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Church offers food for schoolchildren

Greater Second Baptist Church, 5615 Geyer Springs Road, is participating in the Department of Human Services' Arkansas Special Nutrition Program.

After-school snacks and meals will be provided free to all children at 3:30 and 4:30 p.m. Monday-Thursday during the 2018-19 school year in the the church's Greater Second Care Center, located in the George Webb Family Life Gymnasium. Contact (501) 319-7874 or (501) 569-9988.

-- Arkansas Democrat-Gazette

Methodists weigh sexuality doctrine

The Arkansas Conference of the United Methodist Church published a document on Monday to answer questions about the church's Special Session of the General Conference to be held in St. Louis on Feb. 23-26.

In 2016, the faith's General Conference -- a group of about 1,000 delegates who represent members of the church worldwide -- reached an impasse on the issue of homosexuality in the church and asked that its Council of Bishops "find a way forward in terms of human sexuality," according to Arkansas Bishop Gary Mueller in a video now published on the conference's website,

A 32-member group known as the Commission on a Way Forward was appointed to review how homosexuality is addressed in the Book of Discipline, which details the faith's doctrinal beliefs, and weigh options on reaching a resolution on an issue that has divided the denomination in recent years. The commission's potential solutions and recommendation will be reported at next year's special session.

"I don't know what's going to happen in St. Louis next Feb. 23-26," Mueller said. "Neither do you. But I know this: God is still God, and God is still at work making God's will just as real on earth as it is in heaven."

The document, "Important Questions Concerning the Way Forward and the Special Session of General Conference," is available through the Arkansas conference website or by visiting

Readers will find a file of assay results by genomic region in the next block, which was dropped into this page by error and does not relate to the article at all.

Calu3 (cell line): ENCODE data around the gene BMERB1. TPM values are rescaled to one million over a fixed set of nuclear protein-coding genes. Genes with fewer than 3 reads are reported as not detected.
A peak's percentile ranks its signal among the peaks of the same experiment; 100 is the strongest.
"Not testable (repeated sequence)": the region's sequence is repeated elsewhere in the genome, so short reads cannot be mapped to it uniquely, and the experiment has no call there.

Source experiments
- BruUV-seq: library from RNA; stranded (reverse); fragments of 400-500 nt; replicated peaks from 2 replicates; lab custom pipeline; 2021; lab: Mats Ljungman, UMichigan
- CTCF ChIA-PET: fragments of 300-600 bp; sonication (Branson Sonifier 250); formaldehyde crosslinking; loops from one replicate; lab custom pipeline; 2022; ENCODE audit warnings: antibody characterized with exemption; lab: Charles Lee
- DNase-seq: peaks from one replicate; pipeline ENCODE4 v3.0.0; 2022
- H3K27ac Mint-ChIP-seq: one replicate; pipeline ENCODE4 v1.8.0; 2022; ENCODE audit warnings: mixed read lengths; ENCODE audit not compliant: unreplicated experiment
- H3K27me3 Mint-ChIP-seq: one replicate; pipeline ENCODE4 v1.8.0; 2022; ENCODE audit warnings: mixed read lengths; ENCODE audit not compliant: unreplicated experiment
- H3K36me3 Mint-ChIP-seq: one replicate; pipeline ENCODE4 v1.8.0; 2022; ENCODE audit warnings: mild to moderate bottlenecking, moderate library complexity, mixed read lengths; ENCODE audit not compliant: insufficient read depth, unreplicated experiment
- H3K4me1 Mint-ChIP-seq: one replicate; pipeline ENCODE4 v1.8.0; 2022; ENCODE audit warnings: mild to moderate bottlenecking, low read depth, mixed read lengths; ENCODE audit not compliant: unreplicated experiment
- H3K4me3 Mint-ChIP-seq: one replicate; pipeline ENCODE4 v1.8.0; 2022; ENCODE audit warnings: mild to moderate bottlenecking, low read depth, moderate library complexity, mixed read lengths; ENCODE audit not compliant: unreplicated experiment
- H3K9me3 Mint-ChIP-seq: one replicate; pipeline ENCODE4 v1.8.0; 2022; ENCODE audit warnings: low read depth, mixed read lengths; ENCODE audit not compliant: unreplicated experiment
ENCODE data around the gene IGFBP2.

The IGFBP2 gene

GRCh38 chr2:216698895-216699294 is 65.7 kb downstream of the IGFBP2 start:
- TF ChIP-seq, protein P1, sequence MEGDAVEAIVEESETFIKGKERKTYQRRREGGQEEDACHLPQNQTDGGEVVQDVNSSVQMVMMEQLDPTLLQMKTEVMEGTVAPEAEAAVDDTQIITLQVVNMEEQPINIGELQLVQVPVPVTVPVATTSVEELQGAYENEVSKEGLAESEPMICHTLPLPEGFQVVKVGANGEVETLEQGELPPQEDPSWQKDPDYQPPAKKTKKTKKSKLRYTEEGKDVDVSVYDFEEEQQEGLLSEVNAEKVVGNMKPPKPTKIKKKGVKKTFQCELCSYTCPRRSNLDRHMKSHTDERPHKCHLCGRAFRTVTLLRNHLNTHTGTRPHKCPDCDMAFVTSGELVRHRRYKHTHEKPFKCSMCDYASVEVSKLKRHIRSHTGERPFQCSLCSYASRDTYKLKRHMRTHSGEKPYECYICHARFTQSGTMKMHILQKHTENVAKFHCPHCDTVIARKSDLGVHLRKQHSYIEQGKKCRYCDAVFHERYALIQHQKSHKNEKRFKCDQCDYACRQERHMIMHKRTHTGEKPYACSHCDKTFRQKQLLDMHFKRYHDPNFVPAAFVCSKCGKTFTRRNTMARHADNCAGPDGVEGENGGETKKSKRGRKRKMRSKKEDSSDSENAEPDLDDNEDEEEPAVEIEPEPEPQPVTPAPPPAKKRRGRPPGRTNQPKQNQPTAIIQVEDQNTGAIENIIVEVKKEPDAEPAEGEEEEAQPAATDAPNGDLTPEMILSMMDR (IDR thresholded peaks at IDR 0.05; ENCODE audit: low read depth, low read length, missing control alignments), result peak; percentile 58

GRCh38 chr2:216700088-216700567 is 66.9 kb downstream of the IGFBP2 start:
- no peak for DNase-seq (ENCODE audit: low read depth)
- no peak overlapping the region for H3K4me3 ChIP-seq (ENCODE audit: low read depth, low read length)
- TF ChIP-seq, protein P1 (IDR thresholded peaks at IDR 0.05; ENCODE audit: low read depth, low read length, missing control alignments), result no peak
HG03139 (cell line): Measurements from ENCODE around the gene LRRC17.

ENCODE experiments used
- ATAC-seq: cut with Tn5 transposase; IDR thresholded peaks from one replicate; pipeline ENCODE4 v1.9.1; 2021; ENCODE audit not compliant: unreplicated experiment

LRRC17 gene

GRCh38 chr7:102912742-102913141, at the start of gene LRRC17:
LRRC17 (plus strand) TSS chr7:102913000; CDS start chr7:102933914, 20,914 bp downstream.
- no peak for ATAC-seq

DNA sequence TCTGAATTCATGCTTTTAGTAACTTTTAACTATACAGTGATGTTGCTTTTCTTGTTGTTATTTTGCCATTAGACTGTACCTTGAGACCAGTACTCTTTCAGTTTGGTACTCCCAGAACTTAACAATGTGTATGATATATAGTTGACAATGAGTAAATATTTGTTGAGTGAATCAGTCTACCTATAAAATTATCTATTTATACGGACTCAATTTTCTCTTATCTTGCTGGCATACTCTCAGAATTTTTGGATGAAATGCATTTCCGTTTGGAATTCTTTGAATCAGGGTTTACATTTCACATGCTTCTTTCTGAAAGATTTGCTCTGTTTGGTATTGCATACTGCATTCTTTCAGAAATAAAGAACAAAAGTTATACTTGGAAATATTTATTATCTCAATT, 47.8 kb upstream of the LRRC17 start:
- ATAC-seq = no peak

-- Arkansas Democrat-Gazette

Suicide prevention goal of Soul Shop

More than 25 clergy and lay church leaders attended Soul Shop, a one-day training session focused on increasing awareness about suicide and starting dialogue about it in churches, at the Jacksonville Community Center on Tuesday.

The Arkansas Department of Health, the Arkansas chapter of the American Foundation for Suicide Prevention and Interfaith Arkansas hosted the daylong event, which was led by Michelle Snyder, director of Soul Shop and co-author of Life, Death and Reinvention: The Gift of the Impossibly Messed-Up Life.

"There's a way in which [suicide] gets talked about as an individual choice, and I would say we can't deny that -- we can't deny that there's an individual element in people making a choice whether or not to take their own life," Snyder said during the training. "What's also true is that there are community decisions involved as to whether or not a person ends up killing themselves. There are ways in which communities can be protective against suicide, and ways that communities can put people at risk."

Among the goals of the training are that of creating "soul-safe communities" in which people feel comfortable talking about feelings of isolation, emptiness and other factors that can contribute to suicide, Snyder said.

According to Christopher Epperson, a co-chair of the American Foundation for Suicide Prevention's Arkansas chapter and a member of its national board, the training was a test run for five such events planned to be held in Arkansas next year.

For more information about Soul Shop, visit; for more information about the Arkansas chapter of the American Foundation for Suicide Prevention, visit

-- Arkansas Democrat-Gazette

Moxie Matters stops at Robinson

Pulaski Heights United Methodist Church is set to host author Jen Hatmaker and singer Nichole Nordeman at a stop in Little Rock on their Moxie Matters Tour, at Robinson Center Performance Hall, 426 W. Markham St. in Little Rock, at 7 p.m. Monday.

Hatmaker is the author of The New York Times best-sellers Of Mess and Moxie and For the Love; Nordeman has won nine Dove Awards including female vocalist of the year and songwriter of the year.

According to a news release, the pair will share stories that will offer "hope for people who are grappling with change and feel they may have lost their moxie."

Tickets are $34 or $49 for standard seating; and $99 for tickets that include a meet-and-greet and reserved seating at the front of the auditorium, and can be bought by visiting

-- Arkansas Democrat-Gazette

Religion on 10/06/2018

Print Headline: Methodists weigh sexuality doctrine Suicide prevention goal of Soul Shop Church offers food for schoolchildren Moxie Matters tour stops at Robinson


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